- The January FOMC meeting paved the way for a new perception regarding the trajectory of rate hikes in 2019, boosting risk appetite and propelling higher yielding and high beta assets to the topside.
- While it’s not unusual to see both Gold and the Japanese Yen perform well side-by-side, it is odd that US equity markets have joined them; typically, these assets sit on opposite sides of the risk appetite spectrum.
- Retail traders have been buying the US Dollar since the FOMC date decision.
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The US Dollar (via the DXY Index) has struggled in the wake of the January FOMC meeting, although losses are not sticking this morning. Amid a torrent of disappointing Eurozone economic data, a weaker Euro – the largest component of the DXY Index at 57.6% - is helping keep the greenback afloat. Otherwise, there are plenty of warning signs across asset classes that the Fed’s decision yesterday is provoking a change in perception regarding how policy will unfold over the course of the year.
The fact of the matter is that while it’s not unusual to see bothGold and the Japanese Yen gain ground at the same time, it is unusual that US equity markets have joined them in trading to the topside. Such price action is reminiscent of the ‘QE years,’ when the US Dollar burned while all other assets rallied. Recently, this type of relationship hasn’t existed; typically, these assets sit on opposite sides of the risk appetite spectrum: Gold and the Yen on one end, equity markets on the other.
That the US Dollar is staying elevated in such an environment should be a warning signal to traders. There are few ‘good’ options in the FX market at present time, from the US Dollar’s own issues (US-China trade war; government shutdown(s); FOMC rate hike path), to the British Pound’s (Brexit), to the Euro’s (slowing growth and inflation, rising political instability). In other words, whereas a common turn of phrase was that the US Dollar was ‘the best house in a bad neighborhood,’ it may be the case that the FX market is simply a ‘bad neighborhood’ at this point in time. Traders should anticipate more volatility.
Gold Price Chart: Daily Timeframe (December 2017 to January 2019) (Chart 1)
There’s little doubt that Gold has been a main beneficiary of the many minor issues blossoming into full-blown problems. That Gold has performed so well in an environment marked by struggling inflation expectations across the developed world speaks highly of its fundamental underpinnings at present time.
When we last checked in on Tuesday, we said “with price well-established above the 61.8% retracement of the entire 2018 high-low range, there is sufficient evidence to think that this Gold breakout attempt is a significant step towards cementing a longer-term bullish forecast. In the near-term, the equal-measured breakout move from the range calls for Gold to rally towards 1320 over the coming sessions.” Price last traded at 1323.63 at the time this report was written.
While the technical posture for Gold remains very bullish – price above the daily 8-, 13-, and 21-EMA envelope while both daily MACD and Slow Stochastics are rising in bullish territory – the fact is that Gold’s rally may be getting a bit too frothy in the short-term.
Since the bottoming effort in Gold began at the end of Q3’18, there have been three instances in which Gold prices have peaked in excess of +2% higher than its daily 21-EMA: October 3, 2018; January 3, 2019; and today. Taking into account the extremely small sample size, the one-week returns for Gold after price moved in excess of +2% of the daily 21-EMA were +0.12% and -0.59%.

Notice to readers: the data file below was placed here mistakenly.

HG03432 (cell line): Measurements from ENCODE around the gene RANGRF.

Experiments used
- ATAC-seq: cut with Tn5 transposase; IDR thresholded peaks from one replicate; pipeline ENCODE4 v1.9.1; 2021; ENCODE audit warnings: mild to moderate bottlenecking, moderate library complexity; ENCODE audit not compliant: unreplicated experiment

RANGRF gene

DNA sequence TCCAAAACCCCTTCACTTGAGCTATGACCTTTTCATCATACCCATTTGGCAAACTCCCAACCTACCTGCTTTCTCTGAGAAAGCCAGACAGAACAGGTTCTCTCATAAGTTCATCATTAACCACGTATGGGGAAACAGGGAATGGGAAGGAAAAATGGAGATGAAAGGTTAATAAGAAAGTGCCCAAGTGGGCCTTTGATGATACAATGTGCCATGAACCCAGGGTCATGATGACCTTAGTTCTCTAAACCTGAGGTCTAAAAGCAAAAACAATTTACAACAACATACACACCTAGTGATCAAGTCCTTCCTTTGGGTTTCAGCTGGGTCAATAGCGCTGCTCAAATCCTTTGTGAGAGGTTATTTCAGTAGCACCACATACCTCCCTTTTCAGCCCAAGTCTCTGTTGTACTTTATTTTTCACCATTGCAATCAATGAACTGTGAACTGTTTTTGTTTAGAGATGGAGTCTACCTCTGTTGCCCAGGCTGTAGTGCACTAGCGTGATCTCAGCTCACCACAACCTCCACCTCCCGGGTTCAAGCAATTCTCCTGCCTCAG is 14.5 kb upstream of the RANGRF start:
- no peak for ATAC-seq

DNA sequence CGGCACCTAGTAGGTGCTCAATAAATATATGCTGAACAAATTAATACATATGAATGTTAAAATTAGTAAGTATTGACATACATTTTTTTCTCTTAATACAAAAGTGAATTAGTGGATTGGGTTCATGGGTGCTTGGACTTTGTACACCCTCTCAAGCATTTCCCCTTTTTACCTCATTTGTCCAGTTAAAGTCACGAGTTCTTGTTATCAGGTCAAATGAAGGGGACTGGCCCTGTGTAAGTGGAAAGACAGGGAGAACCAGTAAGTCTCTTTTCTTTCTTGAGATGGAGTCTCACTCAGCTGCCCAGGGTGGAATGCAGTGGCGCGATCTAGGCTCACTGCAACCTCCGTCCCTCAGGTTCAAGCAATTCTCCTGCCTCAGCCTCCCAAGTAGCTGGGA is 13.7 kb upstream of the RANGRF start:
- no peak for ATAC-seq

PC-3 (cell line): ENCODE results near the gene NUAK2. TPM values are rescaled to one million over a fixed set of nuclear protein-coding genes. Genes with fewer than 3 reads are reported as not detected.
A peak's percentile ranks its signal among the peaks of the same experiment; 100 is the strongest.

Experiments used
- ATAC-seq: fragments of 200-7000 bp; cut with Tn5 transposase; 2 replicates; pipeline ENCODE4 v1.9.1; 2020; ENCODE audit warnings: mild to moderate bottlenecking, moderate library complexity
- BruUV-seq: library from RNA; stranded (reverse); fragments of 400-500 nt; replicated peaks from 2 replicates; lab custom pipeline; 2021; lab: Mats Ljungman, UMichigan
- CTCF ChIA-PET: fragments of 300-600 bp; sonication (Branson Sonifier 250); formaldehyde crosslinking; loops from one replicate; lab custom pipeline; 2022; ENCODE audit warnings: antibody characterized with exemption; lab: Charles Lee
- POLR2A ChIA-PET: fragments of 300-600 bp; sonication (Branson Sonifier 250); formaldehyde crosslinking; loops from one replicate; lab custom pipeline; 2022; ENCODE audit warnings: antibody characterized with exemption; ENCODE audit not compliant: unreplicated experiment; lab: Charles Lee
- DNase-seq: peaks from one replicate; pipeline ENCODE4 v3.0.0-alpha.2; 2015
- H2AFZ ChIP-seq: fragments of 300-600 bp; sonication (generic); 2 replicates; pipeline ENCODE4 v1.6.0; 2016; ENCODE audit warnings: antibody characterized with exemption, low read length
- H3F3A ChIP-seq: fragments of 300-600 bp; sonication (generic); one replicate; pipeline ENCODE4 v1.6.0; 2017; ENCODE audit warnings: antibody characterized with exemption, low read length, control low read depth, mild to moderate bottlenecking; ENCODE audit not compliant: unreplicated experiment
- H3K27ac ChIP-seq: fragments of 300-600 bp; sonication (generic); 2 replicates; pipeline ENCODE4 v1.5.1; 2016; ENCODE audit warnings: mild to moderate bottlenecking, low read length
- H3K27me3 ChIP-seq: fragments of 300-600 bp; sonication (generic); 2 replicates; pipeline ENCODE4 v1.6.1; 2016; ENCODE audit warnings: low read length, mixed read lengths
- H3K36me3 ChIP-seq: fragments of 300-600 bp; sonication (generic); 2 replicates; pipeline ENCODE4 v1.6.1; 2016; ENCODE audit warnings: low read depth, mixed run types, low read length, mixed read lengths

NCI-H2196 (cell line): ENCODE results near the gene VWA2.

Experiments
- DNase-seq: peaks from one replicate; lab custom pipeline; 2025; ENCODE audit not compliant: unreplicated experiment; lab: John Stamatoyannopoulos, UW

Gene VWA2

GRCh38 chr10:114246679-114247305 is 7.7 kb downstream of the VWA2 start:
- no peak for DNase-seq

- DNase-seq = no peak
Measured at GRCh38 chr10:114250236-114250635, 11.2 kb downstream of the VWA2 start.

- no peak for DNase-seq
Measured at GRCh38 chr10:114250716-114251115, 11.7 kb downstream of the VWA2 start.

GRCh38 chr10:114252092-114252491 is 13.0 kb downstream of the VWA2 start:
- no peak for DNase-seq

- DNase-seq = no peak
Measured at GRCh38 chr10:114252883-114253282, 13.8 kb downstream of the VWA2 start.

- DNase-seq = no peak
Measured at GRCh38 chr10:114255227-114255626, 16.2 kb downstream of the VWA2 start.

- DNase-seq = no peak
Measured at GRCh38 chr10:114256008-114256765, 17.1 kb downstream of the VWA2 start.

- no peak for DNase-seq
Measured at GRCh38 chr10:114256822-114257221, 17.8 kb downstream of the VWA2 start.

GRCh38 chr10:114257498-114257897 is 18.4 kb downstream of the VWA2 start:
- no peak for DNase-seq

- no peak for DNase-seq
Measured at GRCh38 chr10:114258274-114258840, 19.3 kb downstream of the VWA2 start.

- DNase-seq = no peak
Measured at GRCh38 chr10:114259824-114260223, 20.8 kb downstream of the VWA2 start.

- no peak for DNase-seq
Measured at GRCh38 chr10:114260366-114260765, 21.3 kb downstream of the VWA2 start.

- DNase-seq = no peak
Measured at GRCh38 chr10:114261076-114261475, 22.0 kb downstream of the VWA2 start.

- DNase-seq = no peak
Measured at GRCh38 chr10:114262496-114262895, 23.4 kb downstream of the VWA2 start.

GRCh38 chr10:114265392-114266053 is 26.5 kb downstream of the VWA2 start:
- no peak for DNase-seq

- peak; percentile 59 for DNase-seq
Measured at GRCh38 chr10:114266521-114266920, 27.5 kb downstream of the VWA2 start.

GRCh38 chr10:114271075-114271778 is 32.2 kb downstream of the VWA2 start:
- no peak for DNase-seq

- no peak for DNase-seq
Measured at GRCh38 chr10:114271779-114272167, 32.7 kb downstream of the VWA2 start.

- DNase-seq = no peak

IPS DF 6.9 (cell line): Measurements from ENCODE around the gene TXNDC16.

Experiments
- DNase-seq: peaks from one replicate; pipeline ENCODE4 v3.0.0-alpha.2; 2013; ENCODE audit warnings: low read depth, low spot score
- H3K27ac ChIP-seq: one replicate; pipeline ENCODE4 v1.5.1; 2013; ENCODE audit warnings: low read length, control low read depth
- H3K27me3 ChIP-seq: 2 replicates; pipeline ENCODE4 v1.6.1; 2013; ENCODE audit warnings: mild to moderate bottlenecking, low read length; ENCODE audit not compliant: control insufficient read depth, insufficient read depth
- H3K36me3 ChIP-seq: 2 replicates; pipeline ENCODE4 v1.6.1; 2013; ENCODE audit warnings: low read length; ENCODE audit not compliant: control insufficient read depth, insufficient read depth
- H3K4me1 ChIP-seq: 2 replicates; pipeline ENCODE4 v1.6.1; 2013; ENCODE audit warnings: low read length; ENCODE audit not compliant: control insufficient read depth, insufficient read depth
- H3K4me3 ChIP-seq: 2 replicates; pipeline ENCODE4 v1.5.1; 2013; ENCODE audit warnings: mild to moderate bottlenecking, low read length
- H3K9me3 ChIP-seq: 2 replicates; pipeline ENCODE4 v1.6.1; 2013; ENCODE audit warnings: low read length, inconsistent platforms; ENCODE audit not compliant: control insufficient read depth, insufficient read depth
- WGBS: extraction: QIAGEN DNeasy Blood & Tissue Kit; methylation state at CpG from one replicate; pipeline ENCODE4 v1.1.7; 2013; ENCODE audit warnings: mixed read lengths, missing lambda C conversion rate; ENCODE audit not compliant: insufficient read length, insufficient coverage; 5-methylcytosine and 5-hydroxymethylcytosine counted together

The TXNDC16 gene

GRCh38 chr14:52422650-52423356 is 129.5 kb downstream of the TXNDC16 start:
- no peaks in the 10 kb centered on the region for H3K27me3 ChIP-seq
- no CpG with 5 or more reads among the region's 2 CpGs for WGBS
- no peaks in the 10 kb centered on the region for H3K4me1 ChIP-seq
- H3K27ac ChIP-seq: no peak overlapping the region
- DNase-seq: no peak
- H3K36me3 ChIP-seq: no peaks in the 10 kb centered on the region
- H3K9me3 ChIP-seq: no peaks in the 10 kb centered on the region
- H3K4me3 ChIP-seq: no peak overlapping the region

Considering that we’re in a similar environment today – US-China trade war, Brexit, etc. – but with new issues exacerbating concerns – Fed hike path, Eurozone data – it stands to reason that the fundamental backdrop for Gold has only firmed up over the past several months. If Gold’s rally pauses over the next few days, by no means does that mean that it is over; in fact, it may be a welcomed reprieve now that prices have been overextended to a certain degree.
USD/JPY Price Chart: Daily Timeframe (March 2018 to January 2019) (Chart 2)
That USD/JPY has struggled in the wake of the FOMC decision but US stocks are still able to run higher is quite unusual. But with Gold rallying and US Treasury yields falling, it appears that USD/JPY is not the outlier, and it’s move lower can be trusted. The break of the range that formed since mid-January, between 109.15 and 110.00, gave way to the downside yesterday with a bearish outside engulfing bar. Now, price is below its daily 8-, 13-, and 21-EMA envelope. Daily MACD has started to turned lower (albeit not in bearish territory yet). The bias is now for lower prices until yesterday high of 109.74 is broken.
DXY Index Price Chart: Daily Timeframe (June 2018 to January 2019) (Chart 3)
Yesterday we said that “it still holds that DXY Index needs to move outside of the 95.65-97.71 consolidation that formed between mid-October and early-January before a directional move is sought after. Even then, support would be close by at the 2019 low at 95.03. Choppy trading should persist over the coming days.” Indeed, the DXY Index moved below 95.65 but has yet to reach the 2019 low established earlier this month at 95.03. There’s little doubt that, from a technical perspective, traders should be looking lower in the near-term if any direction at all: the bearish outside engulfing bar yesterday cemented price below its daily 8-, 13-, and 21-EMA envelope. More choppy trading is ahead, particularly with the January US Nonfarm Payrolls report due tomorrow.
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--- Written by Christopher Vecchio, CFA, Senior Currency Strategist
To contact Christopher Vecchio, e-mail at email@example.com
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